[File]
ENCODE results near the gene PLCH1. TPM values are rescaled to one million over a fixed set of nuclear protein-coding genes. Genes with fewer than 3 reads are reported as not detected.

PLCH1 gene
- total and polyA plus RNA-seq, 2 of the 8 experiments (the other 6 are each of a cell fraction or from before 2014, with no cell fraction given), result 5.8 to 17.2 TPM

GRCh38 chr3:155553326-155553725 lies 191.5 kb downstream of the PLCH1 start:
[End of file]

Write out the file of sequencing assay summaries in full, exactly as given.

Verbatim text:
ENCODE results near the gene PLCH1. TPM values are rescaled to one million over a fixed set of nuclear protein-coding genes. Genes with fewer than 3 reads are reported as not detected.

PLCH1 gene
- total and polyA plus RNA-seq, 2 of the 8 experiments (the other 6 are each of a cell fraction or from before 2014, with no cell fraction given), result 5.8 to 17.2 TPM

GRCh38 chr3:155553326-155553725 lies 191.5 kb downstream of the PLCH1 start: